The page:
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Should people have an unalienable right to life watch

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    ‘We hold these truths to be self-evident, that all men are created equal, that they are endowed by their Creator with certain unalienable Rights that among these are Life,.........’. Should every person's birthright be an equal interest in the territory occupied by the society into which they are born in order to secure their unalienable right to life?
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    I will admit, I'm a little unclear as to what you're proposing is the alternative here?
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    Thanks for your input. The question was meant to elicit what an unalienable right to life actually meant in terms of an individual's rights, their intangible property in themselves (jus ad rem - right to a thing - life) which to have substance requires an interest in territory from which they obtain the means of secure life (jus in re - right in a thing - their birthright - the Earth); to guarantee that (make it unalienable) everyone must be entitled to jus soli (an intangible legal right to an interest in the territory the society occupies) for their subsistence and shelter otherwise there is no unalienable right to life. That subsistence and shelter is not welfare it is a right of property in the land which if sufficient land was available could be occupied by the individual (as humans in the state of nature); that is impossible in densely populated areas where about 1.5% of the population are needed for food production and all the available land is annexed by others so individuals either have an equal interest (their birthright - jus soli) in the territory and receive subsistence and shelter in recognition of the donation of their individual material interest (in order to secure their unalienable right to life) or they do not have an unalienable right to life because of their dependence on the goodwill of those controlling their access to subsistence and shelter. Do the British own Britain - no - then they do not have an unalienable right to life because they do not have an inalienable interest in the land beneath their feet.
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    (Original post by landscape2014)
    Thanks for your input. The question was meant to elicit what an unalienable right to life actually meant in terms of an individual's rights, their intangible property in themselves (jus ad rem - right to a thing - life) which to have substance requires an interest in territory from which they obtain the means of secure life (jus in re - right in a thing - their birthright - the Earth); to guarantee that (make it unalienable) everyone must be entitled to jus soli (an intangible legal right to an interest in the territory the society occupies) for their subsistence and shelter otherwise there is no unalienable right to life. That subsistence and shelter is not welfare it is a right of property in the land which if sufficient land was available could be occupied by the individual (as humans in the state of nature); that is impossible in densely populated areas where about 1.5% of the population are needed for food production and all the available land is annexed by others so individuals either have an equal interest (their birthright - jus soli) in the territory and receive subsistence and shelter in recognition of the donation of their individual material interest (in order to secure their unalienable right to life) or they do not have an unalienable right to life because of their dependence on the goodwill of those controlling their access to subsistence and shelter. Do the British own Britain - no - then they do not have an unalienable right to life because they do not have an inalienable interest in the land beneath their feet.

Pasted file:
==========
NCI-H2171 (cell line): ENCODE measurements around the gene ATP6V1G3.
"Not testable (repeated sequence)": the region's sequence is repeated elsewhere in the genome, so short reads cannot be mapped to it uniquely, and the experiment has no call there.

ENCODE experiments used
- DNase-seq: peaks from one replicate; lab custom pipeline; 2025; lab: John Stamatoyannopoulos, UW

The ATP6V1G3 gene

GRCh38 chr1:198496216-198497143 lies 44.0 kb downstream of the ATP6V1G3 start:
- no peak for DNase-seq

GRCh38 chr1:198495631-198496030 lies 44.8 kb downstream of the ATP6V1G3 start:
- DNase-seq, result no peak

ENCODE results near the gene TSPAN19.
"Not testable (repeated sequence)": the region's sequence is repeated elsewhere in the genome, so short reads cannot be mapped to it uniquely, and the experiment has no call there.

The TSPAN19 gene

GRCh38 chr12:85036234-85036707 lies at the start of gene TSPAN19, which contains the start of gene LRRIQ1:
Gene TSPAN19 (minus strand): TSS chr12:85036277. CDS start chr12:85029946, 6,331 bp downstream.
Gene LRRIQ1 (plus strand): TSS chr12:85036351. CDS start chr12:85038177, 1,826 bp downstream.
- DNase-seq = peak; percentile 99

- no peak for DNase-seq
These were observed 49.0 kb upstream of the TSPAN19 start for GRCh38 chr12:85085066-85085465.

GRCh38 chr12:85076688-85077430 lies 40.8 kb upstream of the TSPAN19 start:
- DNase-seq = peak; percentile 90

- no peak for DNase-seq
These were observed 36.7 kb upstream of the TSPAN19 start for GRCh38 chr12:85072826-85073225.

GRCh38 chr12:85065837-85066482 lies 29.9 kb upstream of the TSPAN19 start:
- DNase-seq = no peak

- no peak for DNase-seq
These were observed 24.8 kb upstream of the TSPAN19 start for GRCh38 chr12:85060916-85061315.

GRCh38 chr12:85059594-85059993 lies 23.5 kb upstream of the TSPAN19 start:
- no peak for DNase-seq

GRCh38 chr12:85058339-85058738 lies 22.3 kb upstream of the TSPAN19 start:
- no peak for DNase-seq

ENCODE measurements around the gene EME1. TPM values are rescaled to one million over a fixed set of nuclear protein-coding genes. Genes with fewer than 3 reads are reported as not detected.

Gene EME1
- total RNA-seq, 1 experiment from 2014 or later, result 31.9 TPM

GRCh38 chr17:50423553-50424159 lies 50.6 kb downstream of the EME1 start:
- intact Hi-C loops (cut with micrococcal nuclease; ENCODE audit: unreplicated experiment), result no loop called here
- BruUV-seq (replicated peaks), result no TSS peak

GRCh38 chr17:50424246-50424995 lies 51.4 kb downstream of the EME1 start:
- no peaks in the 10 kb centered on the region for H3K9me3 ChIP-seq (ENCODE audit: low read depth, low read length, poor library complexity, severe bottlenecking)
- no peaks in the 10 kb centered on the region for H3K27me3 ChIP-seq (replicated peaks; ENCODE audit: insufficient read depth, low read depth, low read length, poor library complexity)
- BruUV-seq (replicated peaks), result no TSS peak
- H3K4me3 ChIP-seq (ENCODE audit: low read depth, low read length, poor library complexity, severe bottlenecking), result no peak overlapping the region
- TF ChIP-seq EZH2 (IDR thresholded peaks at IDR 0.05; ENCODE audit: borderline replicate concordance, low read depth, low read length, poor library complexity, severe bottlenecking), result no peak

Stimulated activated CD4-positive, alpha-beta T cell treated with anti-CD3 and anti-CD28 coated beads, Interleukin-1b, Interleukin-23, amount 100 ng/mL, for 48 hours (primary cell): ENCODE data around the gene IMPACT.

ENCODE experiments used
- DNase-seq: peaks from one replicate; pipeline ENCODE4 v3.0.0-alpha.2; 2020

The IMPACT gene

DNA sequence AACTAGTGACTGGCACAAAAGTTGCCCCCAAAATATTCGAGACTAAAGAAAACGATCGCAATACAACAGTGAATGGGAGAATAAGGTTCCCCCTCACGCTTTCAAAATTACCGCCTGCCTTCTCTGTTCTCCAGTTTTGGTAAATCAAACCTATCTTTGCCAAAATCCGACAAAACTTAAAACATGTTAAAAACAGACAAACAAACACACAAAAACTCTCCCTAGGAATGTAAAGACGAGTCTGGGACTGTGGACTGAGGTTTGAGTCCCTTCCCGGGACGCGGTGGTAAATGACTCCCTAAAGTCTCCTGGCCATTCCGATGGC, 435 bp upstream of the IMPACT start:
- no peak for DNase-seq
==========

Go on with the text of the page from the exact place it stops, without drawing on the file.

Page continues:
I will admit, I don't follow why not owning Britain means people don't have a right to life - they still have shelter, property, and the means to live on.
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    (Original post by shadowdweller)
    I will admit, I don't follow why not owning Britain means people don't have a right to life - they still have shelter, property, and the means to live on.
    '- they still have shelter' tell that to the 250,000 homeless who are housed temporarily at a cost of c£4.5 Billion p.a. their property (in the legal sense) in the land of their birth is like the rest of us nil. Their birthright denied and because it is their right to demand a permanent shelter is dependent on the disposition of a minuscule section of society (0.6% hold 70% of the nation's land, the monarch is titular owner of it all as the feudal superior). That 0.6% decide the fate of 49.4% (c.50% own their own homes, down from 72% in 2006) they are in a position to sell the country from under us (and in fact have, 25% of the land area is registered as owned by overseas interests). The people who own the UK (an international constituency) decide what use it will be put to and how much the British will pay national and international rentiers for it; the leasehold scams perpetrated on families who bought properties that builders constructed on leasehold land (the leases being owned by separate companies created by the builders) perfectly illustrates the iniquitous exploitation of our system of feudal landholding. 'and the means to live on'. According to Ayn Rand‘s version of capitalism, ‘…. in a capitalist society all human relationships are voluntary [as per Rousseau]. Men [and women presumably] are free to cooperate or not, to deal with one another or not, as their individual judgements, convictions and interests dictate‘. In reality in past and present manifestations of capitalism workers are forced to accept a capitalist’s determination of their productive powers worth in order to provide for their own and their dependants' subsistence, they are not in a position to ‘cooperate or not’ because of the appropriation of their inalienable interest in the common domain by capitalists with the power, physical and financial to coerce or purchase the common domain for exclusive use without furnishing concomitant compensation to the population for their exclusion and create an equitable negotiating position in which one individual can say no to another individual without being threatened with severely circumscribed well-being.